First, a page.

“Shortly after my husband died, I bought a red purse, which sat on my dresser for years. I knew I had to have it, but I did not know why. I never used it. I see now it was a reminder of what I needed in my life as a woman; something feminine, frivolous, and out of character. It gave me permission to reimagine who I could become. —Jacque Rupp.

Like many photographers, Jacque Rupp photographs objects that capture her attention or, perhaps, a memory escaping. In the case of her new book, “The Red Purse,” she works with that escaped memory and creates a memorable portfolio of something gained and never used. How many of us have done just that?

“Shortly after my husband died, I bought a red purse. I knew I needed it, but I didn’t know why. For years, the purse sat untouched on my dresser, waiting for me to take up its call,” Rupp writes in the introduction to the book.

I met her at a recent Review Santa Fe and was impressed by her forthrightness and belief in the new project she had just completed. I can only imagine how tiring it must have been for her to have already sat in front of several other reviewers that same day and go through the same pitch back and forth.

When she sat in front of me, I knew she was not to be denied. She wasn’t! After about 5 minutes, I was in—and I told her I wanted to publish a review of the book in Shadow & Light Magazine. I am always thrilled at the reaction of artists when they sit across from me and find out about a soon-to-be-published portfolio of their work. It keeps me going.

She was also very prepared for the task as she knew she had to “knock it out of the park” each and every presentation. Bright and colorful post cards, and other marketing material lay strewn across my table.

Jacque Rupp-The Red Purse-review“’The Red Purse’ is Rupp’s striking visual exploration of the reclaiming of her identity after the passing of her husband. She confronts head on widowhood, death, and ageism in an authentic and at times humorous manner. Using herself as the subject, the color photographs in the book have a film-noir narrative element in their composition. This approach stretches the autobiographical to fictional through storytelling devices of symbols, metaphors, and moods. The recurring color red, rose imagery, and the purse, to name a few, contribute to this sensibility.” (Publisher’s comment)

The images in the book, ask viewers to take a moment and think about times when they were saddened by the loss of a loved one. How did they feel? How deep was their grief? How long did they grieve? How long is too long?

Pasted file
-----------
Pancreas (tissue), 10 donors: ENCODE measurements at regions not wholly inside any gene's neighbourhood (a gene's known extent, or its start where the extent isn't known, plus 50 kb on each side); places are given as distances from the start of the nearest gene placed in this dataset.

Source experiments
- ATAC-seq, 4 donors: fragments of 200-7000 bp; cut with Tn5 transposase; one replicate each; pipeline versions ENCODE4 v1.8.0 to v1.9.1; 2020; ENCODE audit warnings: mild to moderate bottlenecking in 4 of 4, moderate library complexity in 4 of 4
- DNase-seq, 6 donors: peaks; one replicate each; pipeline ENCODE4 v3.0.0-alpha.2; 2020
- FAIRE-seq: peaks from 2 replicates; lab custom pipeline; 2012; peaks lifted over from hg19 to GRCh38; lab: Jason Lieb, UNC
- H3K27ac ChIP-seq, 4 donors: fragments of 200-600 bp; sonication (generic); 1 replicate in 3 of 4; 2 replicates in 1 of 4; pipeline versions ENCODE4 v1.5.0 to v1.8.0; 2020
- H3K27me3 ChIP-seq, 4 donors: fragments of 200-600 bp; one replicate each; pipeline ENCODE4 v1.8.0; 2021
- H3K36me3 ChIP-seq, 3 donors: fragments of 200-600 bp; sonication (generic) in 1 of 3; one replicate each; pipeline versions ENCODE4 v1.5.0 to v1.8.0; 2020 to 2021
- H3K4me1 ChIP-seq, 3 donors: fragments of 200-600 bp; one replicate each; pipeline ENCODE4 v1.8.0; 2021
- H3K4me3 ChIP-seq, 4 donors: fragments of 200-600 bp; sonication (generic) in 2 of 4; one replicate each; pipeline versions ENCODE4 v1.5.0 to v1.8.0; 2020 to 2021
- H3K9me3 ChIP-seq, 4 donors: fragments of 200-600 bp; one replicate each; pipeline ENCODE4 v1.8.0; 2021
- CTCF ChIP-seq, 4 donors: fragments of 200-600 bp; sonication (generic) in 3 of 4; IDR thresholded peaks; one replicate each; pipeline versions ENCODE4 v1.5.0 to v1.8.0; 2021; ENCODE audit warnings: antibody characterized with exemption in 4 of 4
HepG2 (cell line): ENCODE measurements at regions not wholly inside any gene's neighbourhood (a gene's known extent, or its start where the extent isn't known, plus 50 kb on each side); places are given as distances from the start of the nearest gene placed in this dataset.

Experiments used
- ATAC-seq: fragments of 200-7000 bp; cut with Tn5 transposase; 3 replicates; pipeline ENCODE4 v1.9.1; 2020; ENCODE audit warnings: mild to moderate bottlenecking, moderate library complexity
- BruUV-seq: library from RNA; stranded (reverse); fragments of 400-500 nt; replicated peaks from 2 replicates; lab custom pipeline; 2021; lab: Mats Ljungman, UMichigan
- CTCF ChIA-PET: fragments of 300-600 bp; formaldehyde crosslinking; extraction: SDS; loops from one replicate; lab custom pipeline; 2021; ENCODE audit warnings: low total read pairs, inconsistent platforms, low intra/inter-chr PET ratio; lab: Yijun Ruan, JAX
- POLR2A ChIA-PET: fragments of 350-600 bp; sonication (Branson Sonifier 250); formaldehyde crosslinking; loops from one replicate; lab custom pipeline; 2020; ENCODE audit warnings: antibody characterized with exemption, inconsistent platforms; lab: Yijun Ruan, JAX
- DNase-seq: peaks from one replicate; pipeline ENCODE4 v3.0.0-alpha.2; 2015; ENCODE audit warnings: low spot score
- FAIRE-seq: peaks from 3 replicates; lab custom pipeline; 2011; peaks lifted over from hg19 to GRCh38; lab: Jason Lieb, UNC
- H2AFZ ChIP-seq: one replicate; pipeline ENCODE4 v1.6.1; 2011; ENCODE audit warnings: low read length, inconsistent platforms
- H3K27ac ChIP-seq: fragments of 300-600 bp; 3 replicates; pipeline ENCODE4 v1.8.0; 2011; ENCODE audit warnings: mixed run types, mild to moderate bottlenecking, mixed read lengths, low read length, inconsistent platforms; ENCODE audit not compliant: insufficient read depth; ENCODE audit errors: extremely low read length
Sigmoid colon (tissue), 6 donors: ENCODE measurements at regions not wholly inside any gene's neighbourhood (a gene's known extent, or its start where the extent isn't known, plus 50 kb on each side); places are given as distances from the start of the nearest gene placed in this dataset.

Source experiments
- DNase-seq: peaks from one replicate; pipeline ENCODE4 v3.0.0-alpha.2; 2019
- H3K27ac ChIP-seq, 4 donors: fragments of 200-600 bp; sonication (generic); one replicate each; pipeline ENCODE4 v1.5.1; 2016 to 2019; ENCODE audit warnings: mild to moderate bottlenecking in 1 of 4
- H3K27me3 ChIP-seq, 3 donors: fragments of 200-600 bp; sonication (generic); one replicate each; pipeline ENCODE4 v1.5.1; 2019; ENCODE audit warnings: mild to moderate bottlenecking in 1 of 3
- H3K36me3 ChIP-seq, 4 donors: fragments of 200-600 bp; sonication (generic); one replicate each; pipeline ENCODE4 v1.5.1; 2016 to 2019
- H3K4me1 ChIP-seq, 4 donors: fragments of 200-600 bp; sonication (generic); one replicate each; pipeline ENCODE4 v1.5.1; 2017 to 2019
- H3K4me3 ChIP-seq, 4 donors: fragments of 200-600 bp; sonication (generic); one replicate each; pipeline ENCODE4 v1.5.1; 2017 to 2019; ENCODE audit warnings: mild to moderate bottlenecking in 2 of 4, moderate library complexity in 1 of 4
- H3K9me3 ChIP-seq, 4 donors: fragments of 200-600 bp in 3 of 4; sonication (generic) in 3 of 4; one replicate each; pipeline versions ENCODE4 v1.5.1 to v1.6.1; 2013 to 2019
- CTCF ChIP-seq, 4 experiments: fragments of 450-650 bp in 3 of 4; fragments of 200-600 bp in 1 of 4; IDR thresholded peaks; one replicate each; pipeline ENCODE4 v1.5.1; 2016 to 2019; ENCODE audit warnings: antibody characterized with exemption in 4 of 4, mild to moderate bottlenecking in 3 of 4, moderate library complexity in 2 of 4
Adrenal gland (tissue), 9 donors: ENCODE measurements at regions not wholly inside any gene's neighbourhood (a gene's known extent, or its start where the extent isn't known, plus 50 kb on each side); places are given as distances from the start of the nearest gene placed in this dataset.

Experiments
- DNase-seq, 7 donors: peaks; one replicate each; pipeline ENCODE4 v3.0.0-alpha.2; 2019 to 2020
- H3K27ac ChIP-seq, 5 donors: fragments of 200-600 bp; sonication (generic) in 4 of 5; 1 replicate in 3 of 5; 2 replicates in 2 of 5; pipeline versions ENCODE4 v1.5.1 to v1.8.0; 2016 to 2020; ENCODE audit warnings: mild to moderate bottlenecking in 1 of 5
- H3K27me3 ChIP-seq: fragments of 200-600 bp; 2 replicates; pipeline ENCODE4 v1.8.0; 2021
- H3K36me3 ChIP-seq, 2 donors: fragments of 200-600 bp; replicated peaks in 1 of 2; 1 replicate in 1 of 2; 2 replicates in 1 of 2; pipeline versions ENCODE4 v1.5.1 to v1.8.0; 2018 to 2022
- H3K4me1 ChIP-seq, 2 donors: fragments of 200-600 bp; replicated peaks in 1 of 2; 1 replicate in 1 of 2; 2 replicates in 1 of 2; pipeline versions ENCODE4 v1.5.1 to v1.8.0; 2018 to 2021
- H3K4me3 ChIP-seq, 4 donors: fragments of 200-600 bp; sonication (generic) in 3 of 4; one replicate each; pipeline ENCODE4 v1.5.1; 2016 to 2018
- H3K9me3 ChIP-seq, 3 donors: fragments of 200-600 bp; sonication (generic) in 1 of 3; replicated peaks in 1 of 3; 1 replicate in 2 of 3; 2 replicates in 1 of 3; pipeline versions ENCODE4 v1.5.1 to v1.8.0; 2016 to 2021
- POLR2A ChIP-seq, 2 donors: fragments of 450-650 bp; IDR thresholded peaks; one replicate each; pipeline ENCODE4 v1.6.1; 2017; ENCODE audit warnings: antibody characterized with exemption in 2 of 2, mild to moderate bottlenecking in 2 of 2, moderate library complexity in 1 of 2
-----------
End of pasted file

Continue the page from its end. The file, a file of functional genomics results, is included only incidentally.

In an interview with the author in the book, photographer Elinor Carucci writes, “The honesty in the sexuality, femininity, identity, and those types of feelings, surprised me, challenged me. Even being a feminist, liberal and open-minded, I was surprised by the conversations we had and are still having about women’s issues: widowhood, ageism, sexuality, identity, and feminism. You challenged what it means to be a widow, to be sexual at an older age. I felt connected, inspired.”

No punches are pulled. The sheets are drawn back, revealing long-hidden secrets, some good; some not so good. They are all (mostly) revealed within the covers of a book that was a long time coming. Or, perhaps, it arrived at just the right time, when there is so much struggle with women’s rights. Rupp compares her feelings with her mother’s, whose husband died young, forcing her into a different kind of grieving, one in which she had to retreat into her own grief and keep her desires hidden.

Jacque Rupp-The Red Purse-reviewAs an emblem, totem, if you will, the red purse served to keep Rupp going, allowing her to proceed to the future instead of receding into the past.

“From early on in the grieving process,” she writes in the Introduction, “one thing was certain: I did not want to raise my boys under a shroud of loss. I did not want people to pity us. I would, however difficult, press forward, using the confusion, the liminality, as an opportunity to grow.”

That growth was evident as she sat across from me, with dozens of people all around us buzzing about their lives, caught up in their own dramas (some positive—some not). I listened and a was not saddened. I was enlivened by her positivity and resolve. I hope you are, too, when you order your copy.

To order: www.jacquerupp.com